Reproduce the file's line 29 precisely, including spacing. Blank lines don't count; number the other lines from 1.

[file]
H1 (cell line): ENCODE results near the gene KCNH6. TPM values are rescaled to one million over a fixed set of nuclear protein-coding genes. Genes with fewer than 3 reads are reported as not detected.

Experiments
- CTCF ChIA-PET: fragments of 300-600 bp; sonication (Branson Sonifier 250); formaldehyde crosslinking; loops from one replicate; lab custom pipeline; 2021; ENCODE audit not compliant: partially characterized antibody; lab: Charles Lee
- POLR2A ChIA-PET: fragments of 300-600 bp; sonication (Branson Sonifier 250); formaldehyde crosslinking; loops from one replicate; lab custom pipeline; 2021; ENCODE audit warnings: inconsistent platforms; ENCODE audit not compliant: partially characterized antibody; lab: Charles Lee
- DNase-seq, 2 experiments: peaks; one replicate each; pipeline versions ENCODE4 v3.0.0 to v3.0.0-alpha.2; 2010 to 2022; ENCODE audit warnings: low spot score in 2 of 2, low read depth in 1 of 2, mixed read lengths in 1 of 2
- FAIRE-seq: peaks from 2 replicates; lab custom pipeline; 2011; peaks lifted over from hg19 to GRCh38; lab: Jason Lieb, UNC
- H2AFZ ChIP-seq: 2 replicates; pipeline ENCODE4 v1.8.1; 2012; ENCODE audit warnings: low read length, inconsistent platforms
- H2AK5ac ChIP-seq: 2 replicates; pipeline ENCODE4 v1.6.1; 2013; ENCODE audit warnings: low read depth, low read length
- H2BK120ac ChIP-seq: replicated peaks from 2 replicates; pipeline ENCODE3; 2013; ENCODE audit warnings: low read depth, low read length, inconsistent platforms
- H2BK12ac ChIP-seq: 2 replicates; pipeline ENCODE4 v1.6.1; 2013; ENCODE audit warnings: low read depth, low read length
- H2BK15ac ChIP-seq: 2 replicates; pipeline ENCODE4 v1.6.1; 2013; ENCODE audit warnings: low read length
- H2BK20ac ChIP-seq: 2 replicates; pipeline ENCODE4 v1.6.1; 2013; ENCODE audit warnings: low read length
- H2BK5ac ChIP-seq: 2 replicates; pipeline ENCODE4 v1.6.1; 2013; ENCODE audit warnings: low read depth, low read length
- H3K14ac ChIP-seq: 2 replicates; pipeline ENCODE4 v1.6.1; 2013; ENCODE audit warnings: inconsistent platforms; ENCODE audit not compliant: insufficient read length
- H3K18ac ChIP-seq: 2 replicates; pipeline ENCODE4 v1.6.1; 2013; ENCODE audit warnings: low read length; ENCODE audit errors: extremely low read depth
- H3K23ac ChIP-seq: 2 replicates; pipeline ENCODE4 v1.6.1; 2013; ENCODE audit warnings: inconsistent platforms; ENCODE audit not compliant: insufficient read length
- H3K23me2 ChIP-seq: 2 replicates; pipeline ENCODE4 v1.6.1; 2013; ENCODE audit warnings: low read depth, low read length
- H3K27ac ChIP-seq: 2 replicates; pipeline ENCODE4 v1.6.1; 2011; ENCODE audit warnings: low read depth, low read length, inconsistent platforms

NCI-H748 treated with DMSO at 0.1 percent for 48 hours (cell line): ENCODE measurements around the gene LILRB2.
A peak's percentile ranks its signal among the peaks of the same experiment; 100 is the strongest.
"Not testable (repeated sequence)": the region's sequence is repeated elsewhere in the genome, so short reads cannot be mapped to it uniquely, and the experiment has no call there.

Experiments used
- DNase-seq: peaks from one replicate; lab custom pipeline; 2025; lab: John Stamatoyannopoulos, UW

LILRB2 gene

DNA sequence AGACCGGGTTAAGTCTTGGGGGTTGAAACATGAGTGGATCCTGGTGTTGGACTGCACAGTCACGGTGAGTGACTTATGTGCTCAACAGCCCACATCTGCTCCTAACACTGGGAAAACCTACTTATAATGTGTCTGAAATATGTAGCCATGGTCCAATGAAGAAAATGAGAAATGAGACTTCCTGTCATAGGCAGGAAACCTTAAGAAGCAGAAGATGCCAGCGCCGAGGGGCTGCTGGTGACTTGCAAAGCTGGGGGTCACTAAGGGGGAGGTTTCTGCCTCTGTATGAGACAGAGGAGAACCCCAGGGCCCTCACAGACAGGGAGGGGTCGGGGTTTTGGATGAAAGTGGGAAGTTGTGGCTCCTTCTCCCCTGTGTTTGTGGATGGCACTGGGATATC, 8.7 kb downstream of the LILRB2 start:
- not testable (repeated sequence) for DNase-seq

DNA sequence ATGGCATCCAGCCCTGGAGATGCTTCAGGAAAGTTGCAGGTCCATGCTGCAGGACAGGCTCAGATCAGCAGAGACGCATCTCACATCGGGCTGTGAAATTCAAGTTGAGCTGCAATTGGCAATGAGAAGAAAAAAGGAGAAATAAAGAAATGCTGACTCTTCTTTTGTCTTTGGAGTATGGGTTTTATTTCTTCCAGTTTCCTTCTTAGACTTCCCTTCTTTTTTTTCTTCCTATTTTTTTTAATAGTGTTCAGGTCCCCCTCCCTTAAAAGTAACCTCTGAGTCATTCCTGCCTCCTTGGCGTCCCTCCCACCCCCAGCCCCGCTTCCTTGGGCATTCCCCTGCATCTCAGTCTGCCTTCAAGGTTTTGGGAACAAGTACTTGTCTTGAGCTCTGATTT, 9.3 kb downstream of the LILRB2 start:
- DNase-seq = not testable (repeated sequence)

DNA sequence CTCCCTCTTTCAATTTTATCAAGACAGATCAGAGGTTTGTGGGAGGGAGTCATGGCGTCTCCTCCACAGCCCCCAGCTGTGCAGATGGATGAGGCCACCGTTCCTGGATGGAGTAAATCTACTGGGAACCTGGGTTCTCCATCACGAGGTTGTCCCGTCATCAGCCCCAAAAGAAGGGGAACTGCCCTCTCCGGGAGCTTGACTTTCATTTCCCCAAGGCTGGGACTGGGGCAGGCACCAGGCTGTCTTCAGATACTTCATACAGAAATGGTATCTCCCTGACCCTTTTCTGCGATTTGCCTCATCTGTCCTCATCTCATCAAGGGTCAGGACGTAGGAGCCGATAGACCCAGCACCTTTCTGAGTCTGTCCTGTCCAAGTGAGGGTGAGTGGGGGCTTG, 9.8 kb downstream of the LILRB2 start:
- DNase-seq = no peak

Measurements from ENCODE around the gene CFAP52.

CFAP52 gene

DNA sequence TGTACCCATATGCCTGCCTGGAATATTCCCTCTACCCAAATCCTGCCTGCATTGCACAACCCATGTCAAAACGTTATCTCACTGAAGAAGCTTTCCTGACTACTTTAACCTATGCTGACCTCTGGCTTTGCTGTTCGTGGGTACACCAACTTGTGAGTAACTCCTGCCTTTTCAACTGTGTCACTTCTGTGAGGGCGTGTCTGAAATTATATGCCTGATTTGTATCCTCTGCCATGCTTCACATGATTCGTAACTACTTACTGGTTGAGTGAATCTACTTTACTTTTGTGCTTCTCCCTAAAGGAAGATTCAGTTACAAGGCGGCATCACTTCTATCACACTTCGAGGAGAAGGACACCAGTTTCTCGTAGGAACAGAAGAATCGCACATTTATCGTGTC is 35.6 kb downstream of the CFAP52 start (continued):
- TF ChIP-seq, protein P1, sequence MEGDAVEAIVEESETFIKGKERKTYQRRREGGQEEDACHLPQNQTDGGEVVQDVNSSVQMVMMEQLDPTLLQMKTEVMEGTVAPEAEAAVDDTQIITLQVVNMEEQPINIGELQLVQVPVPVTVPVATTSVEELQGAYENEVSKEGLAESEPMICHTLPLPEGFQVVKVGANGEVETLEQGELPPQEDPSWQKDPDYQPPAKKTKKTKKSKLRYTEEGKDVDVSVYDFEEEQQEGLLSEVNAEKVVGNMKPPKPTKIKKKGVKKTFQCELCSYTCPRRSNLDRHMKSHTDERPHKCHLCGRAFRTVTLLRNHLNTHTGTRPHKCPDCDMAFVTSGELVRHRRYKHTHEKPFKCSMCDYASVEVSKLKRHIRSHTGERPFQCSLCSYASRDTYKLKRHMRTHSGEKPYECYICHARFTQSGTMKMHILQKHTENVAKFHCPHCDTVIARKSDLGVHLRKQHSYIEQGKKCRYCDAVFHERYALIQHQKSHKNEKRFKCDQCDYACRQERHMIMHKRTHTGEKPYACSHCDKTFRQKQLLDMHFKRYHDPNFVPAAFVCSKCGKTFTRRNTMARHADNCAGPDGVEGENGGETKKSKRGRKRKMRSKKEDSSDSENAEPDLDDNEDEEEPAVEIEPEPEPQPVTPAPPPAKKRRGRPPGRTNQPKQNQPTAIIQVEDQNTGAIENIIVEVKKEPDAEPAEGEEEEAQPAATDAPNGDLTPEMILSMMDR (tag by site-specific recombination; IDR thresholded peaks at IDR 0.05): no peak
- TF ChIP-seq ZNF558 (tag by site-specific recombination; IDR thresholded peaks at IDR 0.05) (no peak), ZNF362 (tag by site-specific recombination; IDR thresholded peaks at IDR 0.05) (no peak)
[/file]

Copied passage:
DNA sequence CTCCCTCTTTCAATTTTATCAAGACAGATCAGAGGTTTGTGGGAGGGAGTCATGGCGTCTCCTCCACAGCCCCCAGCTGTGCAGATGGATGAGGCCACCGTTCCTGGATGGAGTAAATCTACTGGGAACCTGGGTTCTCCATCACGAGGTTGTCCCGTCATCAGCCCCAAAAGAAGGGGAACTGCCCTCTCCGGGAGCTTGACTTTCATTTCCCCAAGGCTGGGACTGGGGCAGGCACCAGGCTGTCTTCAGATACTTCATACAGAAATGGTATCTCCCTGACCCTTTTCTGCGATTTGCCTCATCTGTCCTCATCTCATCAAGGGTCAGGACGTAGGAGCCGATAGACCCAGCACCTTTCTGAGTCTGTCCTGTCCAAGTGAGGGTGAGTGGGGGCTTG, 9.8 kb downstream of the LILRB2 start: